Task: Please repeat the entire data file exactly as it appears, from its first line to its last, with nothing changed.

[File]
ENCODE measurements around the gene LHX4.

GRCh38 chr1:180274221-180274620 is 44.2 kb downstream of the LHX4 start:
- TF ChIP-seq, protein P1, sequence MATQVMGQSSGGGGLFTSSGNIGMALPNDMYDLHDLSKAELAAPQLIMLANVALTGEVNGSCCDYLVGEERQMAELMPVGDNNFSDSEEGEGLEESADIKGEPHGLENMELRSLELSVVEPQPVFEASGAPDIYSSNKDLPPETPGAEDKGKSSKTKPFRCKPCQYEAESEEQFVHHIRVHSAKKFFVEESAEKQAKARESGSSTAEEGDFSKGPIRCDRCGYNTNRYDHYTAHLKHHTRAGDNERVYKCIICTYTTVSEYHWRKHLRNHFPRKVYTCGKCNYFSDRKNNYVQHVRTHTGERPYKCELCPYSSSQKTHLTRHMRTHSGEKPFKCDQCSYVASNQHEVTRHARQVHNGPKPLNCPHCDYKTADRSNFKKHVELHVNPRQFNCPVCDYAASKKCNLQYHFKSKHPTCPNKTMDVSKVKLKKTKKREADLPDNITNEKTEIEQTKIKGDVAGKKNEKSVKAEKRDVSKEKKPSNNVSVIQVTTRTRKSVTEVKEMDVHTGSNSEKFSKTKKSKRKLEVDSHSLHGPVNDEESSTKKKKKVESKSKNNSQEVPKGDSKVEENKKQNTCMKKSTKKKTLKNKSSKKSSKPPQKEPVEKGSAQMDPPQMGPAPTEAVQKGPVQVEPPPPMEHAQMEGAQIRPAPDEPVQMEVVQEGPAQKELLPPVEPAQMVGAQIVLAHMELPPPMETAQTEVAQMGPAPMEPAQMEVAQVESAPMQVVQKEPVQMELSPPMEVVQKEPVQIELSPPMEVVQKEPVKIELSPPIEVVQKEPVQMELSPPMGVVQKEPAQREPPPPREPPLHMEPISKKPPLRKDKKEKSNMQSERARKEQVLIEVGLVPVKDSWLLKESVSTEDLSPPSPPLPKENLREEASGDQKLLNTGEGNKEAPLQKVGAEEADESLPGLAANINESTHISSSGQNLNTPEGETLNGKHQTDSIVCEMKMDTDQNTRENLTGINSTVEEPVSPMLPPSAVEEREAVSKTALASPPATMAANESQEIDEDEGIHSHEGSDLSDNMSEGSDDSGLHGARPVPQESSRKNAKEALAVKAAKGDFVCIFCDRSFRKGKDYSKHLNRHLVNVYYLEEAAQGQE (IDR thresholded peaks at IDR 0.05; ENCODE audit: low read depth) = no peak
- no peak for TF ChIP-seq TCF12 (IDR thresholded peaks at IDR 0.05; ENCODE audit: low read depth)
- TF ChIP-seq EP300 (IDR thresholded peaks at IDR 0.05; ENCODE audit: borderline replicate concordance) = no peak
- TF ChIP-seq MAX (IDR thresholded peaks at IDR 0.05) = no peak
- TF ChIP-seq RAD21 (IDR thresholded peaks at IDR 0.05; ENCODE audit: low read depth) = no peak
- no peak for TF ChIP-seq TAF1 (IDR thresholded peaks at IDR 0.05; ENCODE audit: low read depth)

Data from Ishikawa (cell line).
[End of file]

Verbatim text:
ENCODE measurements around the gene LHX4.

GRCh38 chr1:180274221-180274620 is 44.2 kb downstream of the LHX4 start:
- TF ChIP-seq, protein P1, sequence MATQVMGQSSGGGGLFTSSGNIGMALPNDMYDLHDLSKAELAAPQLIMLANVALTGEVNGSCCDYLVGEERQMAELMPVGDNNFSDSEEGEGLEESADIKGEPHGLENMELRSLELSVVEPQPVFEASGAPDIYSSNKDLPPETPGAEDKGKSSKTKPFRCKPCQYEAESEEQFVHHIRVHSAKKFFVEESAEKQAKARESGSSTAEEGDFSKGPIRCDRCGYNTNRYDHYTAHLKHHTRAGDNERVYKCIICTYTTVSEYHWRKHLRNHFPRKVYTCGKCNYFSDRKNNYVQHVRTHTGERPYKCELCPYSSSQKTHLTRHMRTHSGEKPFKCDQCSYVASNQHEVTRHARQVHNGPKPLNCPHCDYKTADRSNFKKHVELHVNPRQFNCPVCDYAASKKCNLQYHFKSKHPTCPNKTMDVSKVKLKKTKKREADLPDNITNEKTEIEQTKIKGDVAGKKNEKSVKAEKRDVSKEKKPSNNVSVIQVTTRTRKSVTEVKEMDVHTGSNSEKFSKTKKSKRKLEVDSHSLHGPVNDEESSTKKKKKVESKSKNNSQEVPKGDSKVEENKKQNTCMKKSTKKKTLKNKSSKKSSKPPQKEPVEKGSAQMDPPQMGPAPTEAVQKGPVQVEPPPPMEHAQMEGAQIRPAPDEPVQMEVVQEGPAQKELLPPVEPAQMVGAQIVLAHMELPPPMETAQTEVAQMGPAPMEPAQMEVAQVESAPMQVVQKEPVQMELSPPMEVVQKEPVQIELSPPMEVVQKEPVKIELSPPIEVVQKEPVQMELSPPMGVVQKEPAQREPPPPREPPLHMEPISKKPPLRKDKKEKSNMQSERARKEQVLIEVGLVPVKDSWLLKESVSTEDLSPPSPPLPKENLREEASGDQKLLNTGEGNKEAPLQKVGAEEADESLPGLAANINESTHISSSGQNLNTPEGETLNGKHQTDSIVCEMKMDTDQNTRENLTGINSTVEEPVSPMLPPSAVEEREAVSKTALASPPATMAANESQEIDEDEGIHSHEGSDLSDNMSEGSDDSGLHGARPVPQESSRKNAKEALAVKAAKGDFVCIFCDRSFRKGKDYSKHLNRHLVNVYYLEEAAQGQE (IDR thresholded peaks at IDR 0.05; ENCODE audit: low read depth) = no peak
- no peak for TF ChIP-seq TCF12 (IDR thresholded peaks at IDR 0.05; ENCODE audit: low read depth)
- TF ChIP-seq EP300 (IDR thresholded peaks at IDR 0.05; ENCODE audit: borderline replicate concordance) = no peak
- TF ChIP-seq MAX (IDR thresholded peaks at IDR 0.05) = no peak
- TF ChIP-seq RAD21 (IDR thresholded peaks at IDR 0.05; ENCODE audit: low read depth) = no peak
- no peak for TF ChIP-seq TAF1 (IDR thresholded peaks at IDR 0.05; ENCODE audit: low read depth)

Data from Ishikawa (cell line).